Subdivision 2 of section 235.05 of the Penal Law provides that giving an obscene performance constitutes a crime. Obscenity enjoys no constitutional immunity (Roth v. United States, 354 U.S. 476). A Judge of this court having viewed the performance in a public theatre, together with a police official who executed a sworn complaint that a violation of the law of obscenity had occurred, constituted probable cause for the issuance of warrants for the arrest of the defendants. (Code Crim. Pro., § 177 and § 148 et seq.)

Mindful of the fact that theatrical performances are media of expression protected by the First Amendment (Joseph Burstyn, Inc. v. Wilson, 343 U.S. 495, 501-502), the theatrical performance in the instant case was subjected to prior judicial scrutiny before the warrants were issued. More than this, the People could not be expected to do. (208 Cinema Inc. v. Vergari, U. S. Dist. Ct., S. D. N. Y., Aug. 8, 1969, McClean, J.) The court sustains the lawfulness of the arrests.

The lawfulness of the search and seizure of the articles which defendants seek to suppress cannot be gainsaid. These items, six scripts of the play, a reservation book and plastic genitalia, were, in the court's view, seized contemporaneously with and truly incident to the purpose of a lawful arrest. (Preston v. United States, 376 U.S. 364; Stoner v. California, 376 U.S. 483; Schmerber v. California, 384 U.S. 757.) Riffling through the pages of the scripts to determine their contents, does not in and of itself constitute an unlawful search. Nor does the fact that these items are not contraband per se invalidate their seizure. Evidence which is subject to destruction may also be lawfully seized. (Chimel v. California, 395 U.S. 752; cf. Code Crim. Pro., § 792, subd. 4.) It should be noted that the items seized come within the "arm's-length" rule enunciated in Chimel (supra).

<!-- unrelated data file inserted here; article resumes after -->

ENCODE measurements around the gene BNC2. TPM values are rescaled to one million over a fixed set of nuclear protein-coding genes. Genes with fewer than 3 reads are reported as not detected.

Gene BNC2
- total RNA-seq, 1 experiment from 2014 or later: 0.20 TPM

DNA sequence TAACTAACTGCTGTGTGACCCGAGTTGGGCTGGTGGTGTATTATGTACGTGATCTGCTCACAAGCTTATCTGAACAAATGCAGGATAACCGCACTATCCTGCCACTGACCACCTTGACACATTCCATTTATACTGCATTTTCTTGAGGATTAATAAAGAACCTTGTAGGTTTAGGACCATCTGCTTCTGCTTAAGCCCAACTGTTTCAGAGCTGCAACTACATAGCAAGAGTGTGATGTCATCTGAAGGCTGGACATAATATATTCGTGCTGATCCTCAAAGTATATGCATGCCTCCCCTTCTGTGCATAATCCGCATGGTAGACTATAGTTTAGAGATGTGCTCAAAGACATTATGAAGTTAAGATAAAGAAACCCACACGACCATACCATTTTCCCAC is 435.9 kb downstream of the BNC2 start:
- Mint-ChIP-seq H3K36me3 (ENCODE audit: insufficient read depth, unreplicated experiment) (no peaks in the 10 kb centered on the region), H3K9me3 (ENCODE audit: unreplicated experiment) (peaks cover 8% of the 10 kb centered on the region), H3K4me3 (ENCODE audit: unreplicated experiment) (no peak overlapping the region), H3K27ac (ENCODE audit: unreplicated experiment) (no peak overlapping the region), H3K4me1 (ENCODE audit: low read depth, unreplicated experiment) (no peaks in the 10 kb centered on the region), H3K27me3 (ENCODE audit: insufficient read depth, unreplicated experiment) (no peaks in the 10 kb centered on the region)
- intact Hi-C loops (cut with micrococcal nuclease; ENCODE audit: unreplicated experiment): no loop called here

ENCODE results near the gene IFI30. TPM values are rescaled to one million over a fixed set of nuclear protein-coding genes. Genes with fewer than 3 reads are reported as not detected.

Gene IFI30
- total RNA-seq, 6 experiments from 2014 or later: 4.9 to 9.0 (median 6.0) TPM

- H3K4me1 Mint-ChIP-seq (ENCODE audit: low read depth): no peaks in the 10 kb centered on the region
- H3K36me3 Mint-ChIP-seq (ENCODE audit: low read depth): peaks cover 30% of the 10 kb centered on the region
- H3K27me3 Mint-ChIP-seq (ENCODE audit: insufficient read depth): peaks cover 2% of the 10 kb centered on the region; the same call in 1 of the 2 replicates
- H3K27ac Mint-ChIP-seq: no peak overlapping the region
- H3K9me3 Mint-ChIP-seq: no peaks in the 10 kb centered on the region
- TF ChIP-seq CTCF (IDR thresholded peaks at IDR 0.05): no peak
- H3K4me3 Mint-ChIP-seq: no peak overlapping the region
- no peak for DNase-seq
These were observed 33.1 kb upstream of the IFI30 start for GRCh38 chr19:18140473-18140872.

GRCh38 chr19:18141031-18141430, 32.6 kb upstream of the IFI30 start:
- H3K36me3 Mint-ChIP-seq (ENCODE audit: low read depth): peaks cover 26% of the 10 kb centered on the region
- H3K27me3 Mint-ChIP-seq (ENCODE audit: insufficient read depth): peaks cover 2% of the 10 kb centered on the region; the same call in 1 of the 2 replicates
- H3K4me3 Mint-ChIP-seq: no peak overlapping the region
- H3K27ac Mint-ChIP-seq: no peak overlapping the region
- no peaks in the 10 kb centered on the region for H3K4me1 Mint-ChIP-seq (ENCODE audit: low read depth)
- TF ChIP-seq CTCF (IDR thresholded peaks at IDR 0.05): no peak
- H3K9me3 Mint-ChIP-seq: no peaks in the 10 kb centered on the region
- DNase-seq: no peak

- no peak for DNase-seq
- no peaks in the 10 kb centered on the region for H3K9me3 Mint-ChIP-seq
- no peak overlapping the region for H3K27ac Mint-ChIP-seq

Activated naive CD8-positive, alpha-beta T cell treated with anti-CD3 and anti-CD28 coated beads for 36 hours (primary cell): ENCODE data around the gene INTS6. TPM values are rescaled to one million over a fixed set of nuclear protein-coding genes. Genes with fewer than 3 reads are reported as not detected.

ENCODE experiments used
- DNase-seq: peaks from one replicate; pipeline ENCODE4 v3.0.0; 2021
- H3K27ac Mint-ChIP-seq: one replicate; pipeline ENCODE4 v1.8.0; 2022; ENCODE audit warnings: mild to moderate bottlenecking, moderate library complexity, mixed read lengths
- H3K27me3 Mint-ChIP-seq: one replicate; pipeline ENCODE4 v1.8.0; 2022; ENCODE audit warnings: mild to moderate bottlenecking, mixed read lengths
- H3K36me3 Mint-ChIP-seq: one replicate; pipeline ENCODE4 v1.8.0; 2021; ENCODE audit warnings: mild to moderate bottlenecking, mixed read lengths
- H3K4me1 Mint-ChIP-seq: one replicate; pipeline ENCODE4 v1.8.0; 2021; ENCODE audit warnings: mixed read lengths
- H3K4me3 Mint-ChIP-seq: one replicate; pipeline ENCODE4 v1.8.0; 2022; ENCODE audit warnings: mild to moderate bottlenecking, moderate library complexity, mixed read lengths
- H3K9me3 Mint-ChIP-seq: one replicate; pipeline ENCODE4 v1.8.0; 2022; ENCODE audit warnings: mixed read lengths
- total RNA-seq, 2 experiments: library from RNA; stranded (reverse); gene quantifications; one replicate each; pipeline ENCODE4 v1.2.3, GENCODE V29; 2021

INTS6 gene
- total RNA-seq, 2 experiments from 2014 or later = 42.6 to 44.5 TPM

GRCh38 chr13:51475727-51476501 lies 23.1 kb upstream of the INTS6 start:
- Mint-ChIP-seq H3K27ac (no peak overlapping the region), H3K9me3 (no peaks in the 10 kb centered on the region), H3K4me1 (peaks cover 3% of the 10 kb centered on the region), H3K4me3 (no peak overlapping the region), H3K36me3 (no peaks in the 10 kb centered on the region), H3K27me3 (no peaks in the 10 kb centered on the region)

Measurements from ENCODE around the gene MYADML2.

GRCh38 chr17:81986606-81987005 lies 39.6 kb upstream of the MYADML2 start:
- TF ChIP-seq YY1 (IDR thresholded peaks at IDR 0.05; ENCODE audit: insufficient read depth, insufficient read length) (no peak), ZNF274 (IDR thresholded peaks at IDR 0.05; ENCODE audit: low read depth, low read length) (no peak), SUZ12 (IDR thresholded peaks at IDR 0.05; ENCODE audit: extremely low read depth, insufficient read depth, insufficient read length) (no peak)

Defendants have apparently sought to classify this case as one involving suppression of constitutionally protected free speech. In simplistic terms, the court views this case as a simple arrest for an alleged obscene performance coupled with an incident search and seizure. The fact that scripts of the play were also seized as evidence for use at trial (a matter for the discretion of the trial court), does not convert this case into "free-speech" issue.

Defendants' motion to suppress the items seized herein is in all respects denied.


Defendant's motion to suppress the items seized herein is in all respects denied.